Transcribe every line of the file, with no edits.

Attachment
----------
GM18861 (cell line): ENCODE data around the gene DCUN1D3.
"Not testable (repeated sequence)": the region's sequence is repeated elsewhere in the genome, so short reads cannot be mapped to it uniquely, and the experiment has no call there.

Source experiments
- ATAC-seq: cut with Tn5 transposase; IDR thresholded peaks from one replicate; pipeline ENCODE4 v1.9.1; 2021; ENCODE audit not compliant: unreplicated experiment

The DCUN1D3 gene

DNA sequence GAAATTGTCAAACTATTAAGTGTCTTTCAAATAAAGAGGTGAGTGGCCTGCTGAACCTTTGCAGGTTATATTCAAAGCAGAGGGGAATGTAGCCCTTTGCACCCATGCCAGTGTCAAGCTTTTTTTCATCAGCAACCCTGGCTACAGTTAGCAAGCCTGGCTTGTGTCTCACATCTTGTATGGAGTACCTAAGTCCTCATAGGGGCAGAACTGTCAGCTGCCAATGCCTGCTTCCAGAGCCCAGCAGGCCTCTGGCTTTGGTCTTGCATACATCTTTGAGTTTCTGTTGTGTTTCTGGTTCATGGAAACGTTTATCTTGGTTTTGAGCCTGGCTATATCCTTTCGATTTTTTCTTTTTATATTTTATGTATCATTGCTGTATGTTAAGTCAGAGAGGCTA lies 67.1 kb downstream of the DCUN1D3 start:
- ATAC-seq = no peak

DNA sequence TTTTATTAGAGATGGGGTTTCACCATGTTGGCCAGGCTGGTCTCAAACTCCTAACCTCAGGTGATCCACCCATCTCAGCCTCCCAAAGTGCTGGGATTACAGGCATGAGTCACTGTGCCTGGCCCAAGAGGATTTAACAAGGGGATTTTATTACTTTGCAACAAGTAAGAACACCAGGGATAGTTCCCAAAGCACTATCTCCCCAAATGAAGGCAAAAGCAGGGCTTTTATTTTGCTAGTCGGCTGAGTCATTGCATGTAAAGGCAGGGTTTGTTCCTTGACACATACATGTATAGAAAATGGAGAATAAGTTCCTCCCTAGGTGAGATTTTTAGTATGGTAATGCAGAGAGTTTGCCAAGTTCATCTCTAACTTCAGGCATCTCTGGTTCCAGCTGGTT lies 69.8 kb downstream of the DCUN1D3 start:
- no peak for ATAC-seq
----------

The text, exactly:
GM18861 (cell line): ENCODE data around the gene DCUN1D3.
"Not testable (repeated sequence)": the region's sequence is repeated elsewhere in the genome, so short reads cannot be mapped to it uniquely, and the experiment has no call there.

Source experiments
- ATAC-seq: cut with Tn5 transposase; IDR thresholded peaks from one replicate; pipeline ENCODE4 v1.9.1; 2021; ENCODE audit not compliant: unreplicated experiment

The DCUN1D3 gene

DNA sequence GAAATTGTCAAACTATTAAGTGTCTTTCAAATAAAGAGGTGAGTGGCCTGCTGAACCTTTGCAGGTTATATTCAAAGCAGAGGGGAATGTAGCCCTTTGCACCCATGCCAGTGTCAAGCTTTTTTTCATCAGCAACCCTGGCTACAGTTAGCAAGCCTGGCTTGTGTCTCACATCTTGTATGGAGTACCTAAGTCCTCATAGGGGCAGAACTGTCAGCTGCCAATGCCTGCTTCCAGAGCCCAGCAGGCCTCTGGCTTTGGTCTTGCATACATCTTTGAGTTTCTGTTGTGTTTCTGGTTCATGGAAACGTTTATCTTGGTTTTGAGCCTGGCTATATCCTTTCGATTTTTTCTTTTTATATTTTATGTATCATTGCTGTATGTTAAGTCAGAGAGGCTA lies 67.1 kb downstream of the DCUN1D3 start:
- ATAC-seq = no peak

DNA sequence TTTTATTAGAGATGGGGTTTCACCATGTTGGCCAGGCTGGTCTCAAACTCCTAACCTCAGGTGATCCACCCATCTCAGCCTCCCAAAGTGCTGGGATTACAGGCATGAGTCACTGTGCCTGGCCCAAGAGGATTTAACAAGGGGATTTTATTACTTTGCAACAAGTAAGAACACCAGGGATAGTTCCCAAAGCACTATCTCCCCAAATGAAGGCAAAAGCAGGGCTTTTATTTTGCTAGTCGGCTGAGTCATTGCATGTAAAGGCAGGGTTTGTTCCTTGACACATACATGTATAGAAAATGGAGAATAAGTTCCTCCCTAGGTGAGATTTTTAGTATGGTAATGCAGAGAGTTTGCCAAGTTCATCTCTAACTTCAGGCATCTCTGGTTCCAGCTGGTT lies 69.8 kb downstream of the DCUN1D3 start:
- no peak for ATAC-seq